The news that Chelsea Manning will not face solitary confinement for relatively minor rules violations as she serves her 35 year term in Leavenworth prison is a positive outcome for her and her many supporters. I have some compassion for her but don’t count me among her supporters.
Before she was Chelsea she was Bradley and Bradley Manning never should have been a soldier.
Deifying Manning has become a cause célèbre but she hasn’t done a thing to merit it. Dumping over 700,000 classified documents to WikiLeaks isn’t heroic. Manning did it to stick it to the military so it shouldn’t come as any shock that now they’re trying to stick it to her.
As anyone who’s ever been in the military knows, all sort of Mickey Mouse shit can and will be used against you if you run afoul of the brass. That is what’s happening here, but I still don’t feel much sympathy for Manning.
Manning should have been discharged long before she stepped foot in Iraq and the fact she wasn’t is an endless source of wonder to me. This is as much the Army’s fault as it was Manning.
Bradley Manning is not Edward Snowden and he is most definitely not a hero. Let’s get that straight, for starters.
Manning is not a whistleblower motivated by either ideology or principle. Nor, despite the claims of some, is he a poster child for transgender rights being persecuted for his gender or sexual orientation. Analyses that have focused on Manning’s personal conflicts over his sexuality and the limitations it placed on his ability to serve miss the point as much as those that have declared him a free-speech martyr. He did not deliberately and methodically set out to expose a discrete government program that he had come to believe was unconstitutional. He was not sentenced for his gender preferences or how he chose to dress. He was a troubled kid looking to make a mark who simply spilled every secret he knew, the equivalent of screaming as loud as he could in the hope that all that noise would bring some attention.
When I was in the army, soldiers used to talk about, “dirtbags,” “shitbirds,” and “shammers.” We applied these cruel labels to the kids who, for whatever reason, just couldn’t hack it. Some of the “shitbirds” had legitimate personality disorders, and others seemed damaged in different ways—they were just off—too idiosyncratic for soldiering, or maybe too sensitive. The “dirtbags” lied to you when they didn’t have to. You couldn’t trust them not to go into your wall locker and steal your stuff. They were the borderline or actual criminals. Then, finally, there were the “shammers,” the troops who actively tried to get out of duty by citing injuries or hardships, real or imagined.
All of these people had their reasons for enlisting in the first place. They sought money, an escape, an adventure, a way to serve their country, or a way to prove something to someone by joining the army and going to war. For whatever reason they had enlisted, once they got to basic training, they stuck out miserably. To say they were bullied would be accurate but would miss something about the character of the army, an institution in which tough-guy power relations are the norm—even tacitly encouraged—and do not form a remarkable exception.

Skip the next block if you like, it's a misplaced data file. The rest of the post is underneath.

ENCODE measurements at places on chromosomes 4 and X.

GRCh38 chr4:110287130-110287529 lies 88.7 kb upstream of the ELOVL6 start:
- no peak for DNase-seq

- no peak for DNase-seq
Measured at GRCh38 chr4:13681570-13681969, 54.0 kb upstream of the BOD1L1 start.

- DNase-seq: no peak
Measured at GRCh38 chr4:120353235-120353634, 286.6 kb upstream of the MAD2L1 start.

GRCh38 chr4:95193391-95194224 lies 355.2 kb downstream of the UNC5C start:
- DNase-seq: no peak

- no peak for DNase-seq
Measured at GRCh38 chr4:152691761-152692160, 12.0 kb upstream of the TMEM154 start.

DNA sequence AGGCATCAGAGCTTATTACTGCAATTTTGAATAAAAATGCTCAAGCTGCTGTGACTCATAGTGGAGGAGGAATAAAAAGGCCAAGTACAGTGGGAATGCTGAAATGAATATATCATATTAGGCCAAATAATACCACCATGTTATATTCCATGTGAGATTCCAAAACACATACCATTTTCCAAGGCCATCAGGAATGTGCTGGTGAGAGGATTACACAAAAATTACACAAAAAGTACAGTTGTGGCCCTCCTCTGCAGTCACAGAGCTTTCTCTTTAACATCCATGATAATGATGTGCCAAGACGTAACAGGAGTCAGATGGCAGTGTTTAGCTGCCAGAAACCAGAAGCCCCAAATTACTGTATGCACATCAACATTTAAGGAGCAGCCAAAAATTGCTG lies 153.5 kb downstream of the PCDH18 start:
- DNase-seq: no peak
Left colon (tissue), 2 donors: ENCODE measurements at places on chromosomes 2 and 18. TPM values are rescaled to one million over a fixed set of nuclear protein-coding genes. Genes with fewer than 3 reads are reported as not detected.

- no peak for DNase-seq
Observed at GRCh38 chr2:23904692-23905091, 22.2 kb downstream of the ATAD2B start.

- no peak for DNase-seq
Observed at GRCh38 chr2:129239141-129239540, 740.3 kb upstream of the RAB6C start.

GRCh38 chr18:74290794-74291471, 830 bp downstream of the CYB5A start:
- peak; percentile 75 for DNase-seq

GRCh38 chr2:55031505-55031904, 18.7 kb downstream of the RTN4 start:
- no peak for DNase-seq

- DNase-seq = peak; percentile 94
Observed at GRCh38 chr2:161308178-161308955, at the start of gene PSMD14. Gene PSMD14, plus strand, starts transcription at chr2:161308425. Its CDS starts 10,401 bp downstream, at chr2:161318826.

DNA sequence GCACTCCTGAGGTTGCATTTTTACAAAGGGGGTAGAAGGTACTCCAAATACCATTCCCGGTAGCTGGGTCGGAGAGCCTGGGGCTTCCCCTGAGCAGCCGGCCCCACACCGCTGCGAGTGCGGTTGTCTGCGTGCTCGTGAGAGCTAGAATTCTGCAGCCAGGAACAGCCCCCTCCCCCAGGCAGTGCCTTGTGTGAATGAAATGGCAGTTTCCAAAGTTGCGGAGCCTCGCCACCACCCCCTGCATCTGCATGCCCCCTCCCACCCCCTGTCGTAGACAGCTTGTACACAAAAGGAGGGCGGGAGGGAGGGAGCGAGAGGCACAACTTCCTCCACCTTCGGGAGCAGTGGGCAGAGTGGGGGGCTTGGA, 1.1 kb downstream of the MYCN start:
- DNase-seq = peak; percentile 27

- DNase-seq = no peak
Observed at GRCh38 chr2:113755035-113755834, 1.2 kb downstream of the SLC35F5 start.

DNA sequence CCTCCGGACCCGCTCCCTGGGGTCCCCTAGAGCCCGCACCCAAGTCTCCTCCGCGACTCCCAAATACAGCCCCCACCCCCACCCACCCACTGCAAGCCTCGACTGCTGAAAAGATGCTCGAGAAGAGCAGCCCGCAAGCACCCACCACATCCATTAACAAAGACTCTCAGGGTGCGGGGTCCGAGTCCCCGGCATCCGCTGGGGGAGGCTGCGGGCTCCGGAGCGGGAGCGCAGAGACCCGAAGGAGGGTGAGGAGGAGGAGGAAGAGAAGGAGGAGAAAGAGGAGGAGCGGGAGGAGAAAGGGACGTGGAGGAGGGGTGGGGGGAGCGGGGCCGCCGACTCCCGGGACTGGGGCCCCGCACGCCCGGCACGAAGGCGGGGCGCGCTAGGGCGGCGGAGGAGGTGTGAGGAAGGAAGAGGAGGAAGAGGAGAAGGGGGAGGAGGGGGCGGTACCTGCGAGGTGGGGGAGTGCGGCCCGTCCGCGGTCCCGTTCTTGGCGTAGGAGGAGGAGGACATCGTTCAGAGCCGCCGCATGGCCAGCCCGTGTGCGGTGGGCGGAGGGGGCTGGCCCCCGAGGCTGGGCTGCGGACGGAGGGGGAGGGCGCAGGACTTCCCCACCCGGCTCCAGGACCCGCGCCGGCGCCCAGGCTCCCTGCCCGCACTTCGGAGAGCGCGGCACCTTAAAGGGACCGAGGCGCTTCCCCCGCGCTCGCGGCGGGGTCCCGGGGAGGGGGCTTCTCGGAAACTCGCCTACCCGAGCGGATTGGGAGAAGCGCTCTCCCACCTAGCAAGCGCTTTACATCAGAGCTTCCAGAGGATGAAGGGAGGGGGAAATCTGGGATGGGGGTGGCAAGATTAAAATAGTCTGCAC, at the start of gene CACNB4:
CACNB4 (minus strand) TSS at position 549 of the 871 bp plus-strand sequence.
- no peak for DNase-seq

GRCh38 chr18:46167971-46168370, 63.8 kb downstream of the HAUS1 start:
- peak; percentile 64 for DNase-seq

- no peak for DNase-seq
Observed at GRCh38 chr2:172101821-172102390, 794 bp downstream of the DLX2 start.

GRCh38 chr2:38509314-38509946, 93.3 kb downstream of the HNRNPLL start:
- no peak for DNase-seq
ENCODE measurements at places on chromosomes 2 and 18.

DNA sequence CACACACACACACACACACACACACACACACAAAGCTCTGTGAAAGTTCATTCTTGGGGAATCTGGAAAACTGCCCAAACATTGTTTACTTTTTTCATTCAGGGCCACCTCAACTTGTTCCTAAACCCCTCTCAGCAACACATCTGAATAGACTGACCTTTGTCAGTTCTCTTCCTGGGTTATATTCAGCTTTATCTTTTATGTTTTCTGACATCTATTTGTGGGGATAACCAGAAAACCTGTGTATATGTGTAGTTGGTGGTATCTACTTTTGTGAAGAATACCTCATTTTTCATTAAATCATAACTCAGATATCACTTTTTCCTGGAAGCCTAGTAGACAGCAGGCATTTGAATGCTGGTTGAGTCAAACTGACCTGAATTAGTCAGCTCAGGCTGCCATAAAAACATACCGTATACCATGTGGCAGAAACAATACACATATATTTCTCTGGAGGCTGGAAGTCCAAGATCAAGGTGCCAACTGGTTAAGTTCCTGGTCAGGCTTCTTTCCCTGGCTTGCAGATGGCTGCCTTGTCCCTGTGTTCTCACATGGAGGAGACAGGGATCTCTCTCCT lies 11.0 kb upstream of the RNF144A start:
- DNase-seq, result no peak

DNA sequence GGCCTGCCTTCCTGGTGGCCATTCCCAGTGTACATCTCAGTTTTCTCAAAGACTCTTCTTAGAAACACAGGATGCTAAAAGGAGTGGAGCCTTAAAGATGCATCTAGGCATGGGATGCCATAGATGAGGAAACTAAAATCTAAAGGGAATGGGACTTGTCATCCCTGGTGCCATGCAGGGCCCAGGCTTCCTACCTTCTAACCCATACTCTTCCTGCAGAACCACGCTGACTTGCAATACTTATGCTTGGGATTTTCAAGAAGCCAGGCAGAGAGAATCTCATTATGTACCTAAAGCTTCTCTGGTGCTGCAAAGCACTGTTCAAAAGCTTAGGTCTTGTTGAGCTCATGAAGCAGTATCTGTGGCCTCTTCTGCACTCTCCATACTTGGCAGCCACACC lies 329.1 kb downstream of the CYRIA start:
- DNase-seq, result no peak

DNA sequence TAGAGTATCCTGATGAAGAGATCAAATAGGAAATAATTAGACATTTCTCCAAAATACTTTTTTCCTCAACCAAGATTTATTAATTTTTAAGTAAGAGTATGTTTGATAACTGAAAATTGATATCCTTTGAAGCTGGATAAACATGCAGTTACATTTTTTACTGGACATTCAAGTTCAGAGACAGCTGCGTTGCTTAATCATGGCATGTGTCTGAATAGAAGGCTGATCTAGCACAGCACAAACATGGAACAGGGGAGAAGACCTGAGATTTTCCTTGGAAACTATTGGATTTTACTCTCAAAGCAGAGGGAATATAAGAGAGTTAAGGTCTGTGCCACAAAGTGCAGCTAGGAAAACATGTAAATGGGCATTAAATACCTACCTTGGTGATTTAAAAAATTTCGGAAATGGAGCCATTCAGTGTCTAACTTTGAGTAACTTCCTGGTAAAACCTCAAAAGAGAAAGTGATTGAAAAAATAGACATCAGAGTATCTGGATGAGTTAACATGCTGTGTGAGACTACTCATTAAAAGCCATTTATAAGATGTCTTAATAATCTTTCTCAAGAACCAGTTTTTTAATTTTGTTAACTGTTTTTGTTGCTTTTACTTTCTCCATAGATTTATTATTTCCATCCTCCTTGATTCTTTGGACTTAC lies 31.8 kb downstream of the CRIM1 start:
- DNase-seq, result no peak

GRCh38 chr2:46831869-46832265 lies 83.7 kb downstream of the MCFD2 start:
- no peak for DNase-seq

By some accounts, the trouble started early for Pfc. Manning. One of his fellow basic trainees described him this way: “He wasn’t a soldier—there wasn’t anything about him that was a soldier. He has this idea that he was going in and that he was going to be pushing papers and he was gonna be some super- smart computer guy and that he was gonna be important, that he was gonna matter to someone and he was gonna matter to something. And he got there and realized that he didn’t matter and that none of that was going to happen.”
At his sentencing, Manning said, “I look back at my decisions and wonder, ‘How on earth could I, a junior analyst, possibly believe I could change the world for the better over the decisions of those with the proper authority?'”
Good question, but apparently Manning has cultivated enough true believers to conclude a troubled, confused and lonely soldier was the best qualified person to make that call.
My distaste for Manning is not based on being gay or transgender as I support both being part of the armed forces. My issue with Manning is she is not a prisoner of conscience or anything romantic like that. Manning couldn’t get out of the Army so she tried to screw it over. Now that she is at their mercy they are screwing back.
Soldiers are not supposed to be robots. They have brains and they can make decisions, but when you dump classified information you’re not supposed to there will be consequences. Chelsea Manning is paying the price for Bradley’s bad decision-making.
Manning was not a hero then, not a hero now, and not a hero ever. President Obama should show a kindness she may not truly deserve and pardon, then dishonorably discharge Manning from the Army she was unfit for in the beginning.